Some Media Training Thoughts With Real Media Interviews





I was running a media training workshop yesterday for four executives and thought a few comments from the day might be helpful.

While running the media training course a real call came in from the media to this organisation and a spokesperson whom I’d previously media trained consequently recorded TV interviews with channels 7 and 10. We took the four participants in my course outside to watch these real media interviews being recorded and they learnt more from this exposure. Afterwards I asked the spokesperson to address the new media training group and they were to hear of him asking both interviewers whether they had/were going to interview other people on the topic. Really, what did they say? He also told them how he had repositioned himself from squinty sunlight into the shade as it would make him look better on TV. These were all valid points that my new group learnt from watching the real thing and hearing from the experienced spokesperson who recorded the interviews.

Other comments – today’s TV crews are two person, a camera operator and a reporter and that reporter wields a radio hand microphone. This limits the positioning of the reporter as he/she has to be close enough to the interviewee to mike their comments. In yesterday’s real media interviews, the interviewee was a hand talker but experienced enough to know not to hit the proferred hand microphone with his hands as he moved them around. A less experienced hand might have wandered into the path of the microphone and rendered that grab useless!

One final lesson the group learnt on the spot. The interviewee was chatting to one of the reporters while the cameraman set up his shot (normal practice) and sure enough what they talked about came up in the subsequent interview. Just make sure that pre-interview chat contains a nugget or two of real information you want to get out there.

Of course both those interviews recorded yesterday were to be edited but you have to get the interview down on the tape/card or you have no chance of it going to air.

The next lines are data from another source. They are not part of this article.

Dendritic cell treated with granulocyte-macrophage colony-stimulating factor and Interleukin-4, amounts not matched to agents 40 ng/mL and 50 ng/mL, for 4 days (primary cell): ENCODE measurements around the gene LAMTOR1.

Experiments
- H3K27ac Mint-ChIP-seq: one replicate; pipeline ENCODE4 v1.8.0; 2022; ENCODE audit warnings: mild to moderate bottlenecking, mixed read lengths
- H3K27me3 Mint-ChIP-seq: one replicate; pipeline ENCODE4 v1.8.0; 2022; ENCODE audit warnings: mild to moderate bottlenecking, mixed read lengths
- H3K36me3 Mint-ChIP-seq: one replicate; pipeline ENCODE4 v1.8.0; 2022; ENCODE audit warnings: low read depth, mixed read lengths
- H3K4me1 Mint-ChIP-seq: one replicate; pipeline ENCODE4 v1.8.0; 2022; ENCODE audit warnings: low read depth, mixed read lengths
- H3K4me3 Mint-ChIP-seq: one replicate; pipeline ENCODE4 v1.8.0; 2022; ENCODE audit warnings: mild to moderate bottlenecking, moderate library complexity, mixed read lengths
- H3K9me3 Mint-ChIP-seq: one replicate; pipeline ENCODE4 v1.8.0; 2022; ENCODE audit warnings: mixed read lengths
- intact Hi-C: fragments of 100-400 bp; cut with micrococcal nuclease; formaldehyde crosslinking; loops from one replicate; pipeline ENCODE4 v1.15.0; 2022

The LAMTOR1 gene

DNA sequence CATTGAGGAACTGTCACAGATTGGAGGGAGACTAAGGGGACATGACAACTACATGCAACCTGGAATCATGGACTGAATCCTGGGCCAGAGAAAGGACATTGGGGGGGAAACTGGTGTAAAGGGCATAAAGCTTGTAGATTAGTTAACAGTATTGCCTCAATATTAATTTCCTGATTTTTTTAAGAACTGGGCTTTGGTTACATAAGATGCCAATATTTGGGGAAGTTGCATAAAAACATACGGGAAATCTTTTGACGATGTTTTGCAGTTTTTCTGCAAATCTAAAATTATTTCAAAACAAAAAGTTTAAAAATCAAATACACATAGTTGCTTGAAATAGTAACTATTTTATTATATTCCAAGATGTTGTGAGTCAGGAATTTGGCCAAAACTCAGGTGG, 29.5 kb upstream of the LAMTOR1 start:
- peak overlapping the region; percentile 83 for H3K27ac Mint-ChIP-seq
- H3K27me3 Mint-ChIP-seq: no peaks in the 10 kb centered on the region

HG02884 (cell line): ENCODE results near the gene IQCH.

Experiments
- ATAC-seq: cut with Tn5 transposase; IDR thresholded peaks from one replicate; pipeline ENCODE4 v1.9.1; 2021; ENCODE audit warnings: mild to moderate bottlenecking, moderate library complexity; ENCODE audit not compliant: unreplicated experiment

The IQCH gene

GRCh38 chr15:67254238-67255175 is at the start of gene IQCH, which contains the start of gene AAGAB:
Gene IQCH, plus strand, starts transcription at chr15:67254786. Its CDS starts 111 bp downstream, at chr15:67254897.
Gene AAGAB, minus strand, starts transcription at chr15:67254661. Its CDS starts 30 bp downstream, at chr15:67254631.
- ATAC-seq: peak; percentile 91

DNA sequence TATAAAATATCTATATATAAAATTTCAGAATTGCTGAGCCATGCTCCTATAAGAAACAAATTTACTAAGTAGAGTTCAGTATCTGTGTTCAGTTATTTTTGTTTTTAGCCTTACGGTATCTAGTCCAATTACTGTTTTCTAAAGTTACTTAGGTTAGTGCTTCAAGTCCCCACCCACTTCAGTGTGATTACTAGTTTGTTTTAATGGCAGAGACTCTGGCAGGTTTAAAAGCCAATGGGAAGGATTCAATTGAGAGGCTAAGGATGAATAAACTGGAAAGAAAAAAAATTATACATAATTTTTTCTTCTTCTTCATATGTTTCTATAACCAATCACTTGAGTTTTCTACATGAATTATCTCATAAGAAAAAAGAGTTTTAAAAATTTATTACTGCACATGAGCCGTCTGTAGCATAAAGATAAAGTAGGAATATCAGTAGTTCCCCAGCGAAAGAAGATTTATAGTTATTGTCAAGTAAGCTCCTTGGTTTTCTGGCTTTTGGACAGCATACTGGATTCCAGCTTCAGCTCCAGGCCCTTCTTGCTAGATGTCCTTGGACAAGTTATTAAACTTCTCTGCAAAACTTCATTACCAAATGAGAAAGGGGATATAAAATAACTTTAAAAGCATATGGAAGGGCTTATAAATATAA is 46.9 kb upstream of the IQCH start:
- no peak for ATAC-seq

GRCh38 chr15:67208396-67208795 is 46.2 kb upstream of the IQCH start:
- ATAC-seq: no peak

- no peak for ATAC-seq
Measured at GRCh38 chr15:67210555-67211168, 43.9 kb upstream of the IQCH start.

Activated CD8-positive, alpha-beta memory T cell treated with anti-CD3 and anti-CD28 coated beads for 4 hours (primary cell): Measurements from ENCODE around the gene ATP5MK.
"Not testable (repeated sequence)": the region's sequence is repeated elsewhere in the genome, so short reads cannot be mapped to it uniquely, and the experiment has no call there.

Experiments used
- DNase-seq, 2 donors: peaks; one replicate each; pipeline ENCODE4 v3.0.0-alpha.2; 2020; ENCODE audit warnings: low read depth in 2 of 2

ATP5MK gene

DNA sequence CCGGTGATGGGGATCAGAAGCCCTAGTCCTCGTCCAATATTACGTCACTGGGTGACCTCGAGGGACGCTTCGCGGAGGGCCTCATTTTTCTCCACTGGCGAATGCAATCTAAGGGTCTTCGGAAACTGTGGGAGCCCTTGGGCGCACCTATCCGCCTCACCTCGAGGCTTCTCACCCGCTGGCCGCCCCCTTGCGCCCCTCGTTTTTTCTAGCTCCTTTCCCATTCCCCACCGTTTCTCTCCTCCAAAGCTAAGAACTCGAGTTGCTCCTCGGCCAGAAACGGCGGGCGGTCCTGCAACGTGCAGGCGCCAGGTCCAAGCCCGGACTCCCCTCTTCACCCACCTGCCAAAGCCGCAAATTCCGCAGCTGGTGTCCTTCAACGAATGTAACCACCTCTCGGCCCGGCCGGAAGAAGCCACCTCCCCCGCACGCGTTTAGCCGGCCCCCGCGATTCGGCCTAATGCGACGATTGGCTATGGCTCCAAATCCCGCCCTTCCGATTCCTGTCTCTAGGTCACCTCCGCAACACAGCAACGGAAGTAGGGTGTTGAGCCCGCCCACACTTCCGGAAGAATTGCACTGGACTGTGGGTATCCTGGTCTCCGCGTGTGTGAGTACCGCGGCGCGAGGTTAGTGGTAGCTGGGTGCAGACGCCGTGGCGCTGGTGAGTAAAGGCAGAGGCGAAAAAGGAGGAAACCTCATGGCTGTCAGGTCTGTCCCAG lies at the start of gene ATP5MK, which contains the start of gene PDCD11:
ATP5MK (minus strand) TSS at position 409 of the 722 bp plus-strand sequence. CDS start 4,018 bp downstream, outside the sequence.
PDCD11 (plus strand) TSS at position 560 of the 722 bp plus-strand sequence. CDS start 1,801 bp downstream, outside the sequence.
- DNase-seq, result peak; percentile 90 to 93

Hope those topical comments are useful to those of you considering a media interview or media training.

Warren Buffett Doesn’t Need Media Training





The extraordinary investor Warren Buffett doesn’t need media training. He has a genuine, folksy manner about him that appeals to a lot of people. In other words, they trust him and he comes across as sincere.

His annual letter to shareholders went out last Friday and the New York Times said it “was written in accessible prose and largely free of financial jargon…it holds appeal far beyond Wall Street. This year’s dispatch contained plenty of Buffett’s folksy observations about investing and business  that his devotees relish.”

Ah, if only Australian business would listen to that and try to replicate – not necessarily the folksy observations but certainly the lack of jargon part. We say in everyone of our media training workshops that you should be talking to the media as you would talk to someone in a social situation (eg. drinks at the pub, BBQ or dinner party). Sure, you might have to tame your language a little but if you head down that path you will give better interviews.

In that same vein of talking simply and sincerely, here’s a great farewell letter from the sacked CEO of Groupon, Andrew Mason – how refreshing a read!

People of Groupon,

After four and a half intense and wonderful years as CEO of Groupon, I’ve decided that I’d like to spend more time with my family. Just kidding – I was fired today. If you’re wondering why … you haven’t been paying attention. From controversial metrics in our S1 to our material weakness to two quarters of missing our own expectations and a stock price that’s hovering around one quarter of our listing price, the events of the last year and a half speak for themselves. As CEO, I am accountable.

You are doing amazing things at Groupon, and you deserve the outside world to give you a second chance. I’m getting in the way of that. A fresh CEO earns you that chance. The board is aligned behind the strategy we’ve shared over the last few months, and I’ve never seen you working together more effectively as a global company – it’s time to give Groupon a relief valve from the public noise.

For those who are concerned about me, please don’t be – I love Groupon, and I’m terribly proud of what we’ve created. I’m OK with having failed at this part of the journey. If Groupon was Battletoads, it would be like I made it all the way to the Terra Tubes without dying on my first ever play through. I am so lucky to have had the opportunity to take the company this far with all of you. I’ll now take some time to decompress (FYI I’m looking for a good fat camp to lose my Groupon 40, if anyone has a suggestion), and then maybe I’ll figure out how to channel this experience into something productive.

If there’s one piece of wisdom that this simple pilgrim would like to impart upon you: have the courage to start with the customer. My biggest regrets are the moments that I let a lack of data override my intuition on what’s best for our customers. This leadership change gives you some breathing room to break bad habits and deliver sustainable customer happiness – don’t waste the opportunity!

I will miss you terribly.

Love,

Andrew